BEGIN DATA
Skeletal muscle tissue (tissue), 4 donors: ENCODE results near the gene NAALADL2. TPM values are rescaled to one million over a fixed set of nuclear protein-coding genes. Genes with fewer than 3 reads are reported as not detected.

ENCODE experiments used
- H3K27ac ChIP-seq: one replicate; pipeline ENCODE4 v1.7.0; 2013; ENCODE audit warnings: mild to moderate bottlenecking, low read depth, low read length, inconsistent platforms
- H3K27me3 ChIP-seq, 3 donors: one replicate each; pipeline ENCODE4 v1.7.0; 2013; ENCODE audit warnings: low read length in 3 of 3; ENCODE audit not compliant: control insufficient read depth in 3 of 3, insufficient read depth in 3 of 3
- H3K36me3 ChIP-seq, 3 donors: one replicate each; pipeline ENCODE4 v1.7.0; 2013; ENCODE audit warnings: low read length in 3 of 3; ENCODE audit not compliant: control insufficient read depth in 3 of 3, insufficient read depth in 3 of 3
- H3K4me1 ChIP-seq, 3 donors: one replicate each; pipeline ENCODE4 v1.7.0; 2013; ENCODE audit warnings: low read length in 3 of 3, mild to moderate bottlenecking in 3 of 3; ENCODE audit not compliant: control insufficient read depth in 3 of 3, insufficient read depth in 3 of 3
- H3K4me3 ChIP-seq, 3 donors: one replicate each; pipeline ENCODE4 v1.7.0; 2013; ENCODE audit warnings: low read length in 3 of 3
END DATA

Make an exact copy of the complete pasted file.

Skeletal muscle tissue (tissue), 4 donors: ENCODE results near the gene NAALADL2. TPM values are rescaled to one million over a fixed set of nuclear protein-coding genes. Genes with fewer than 3 reads are reported as not detected.

ENCODE experiments used
- H3K27ac ChIP-seq: one replicate; pipeline ENCODE4 v1.7.0; 2013; ENCODE audit warnings: mild to moderate bottlenecking, low read depth, low read length, inconsistent platforms
- H3K27me3 ChIP-seq, 3 donors: one replicate each; pipeline ENCODE4 v1.7.0; 2013; ENCODE audit warnings: low read length in 3 of 3; ENCODE audit not compliant: control insufficient read depth in 3 of 3, insufficient read depth in 3 of 3
- H3K36me3 ChIP-seq, 3 donors: one replicate each; pipeline ENCODE4 v1.7.0; 2013; ENCODE audit warnings: low read length in 3 of 3; ENCODE audit not compliant: control insufficient read depth in 3 of 3, insufficient read depth in 3 of 3
- H3K4me1 ChIP-seq, 3 donors: one replicate each; pipeline ENCODE4 v1.7.0; 2013; ENCODE audit warnings: low read length in 3 of 3, mild to moderate bottlenecking in 3 of 3; ENCODE audit not compliant: control insufficient read depth in 3 of 3, insufficient read depth in 3 of 3
- H3K4me3 ChIP-seq, 3 donors: one replicate each; pipeline ENCODE4 v1.7.0; 2013; ENCODE audit warnings: low read length in 3 of 3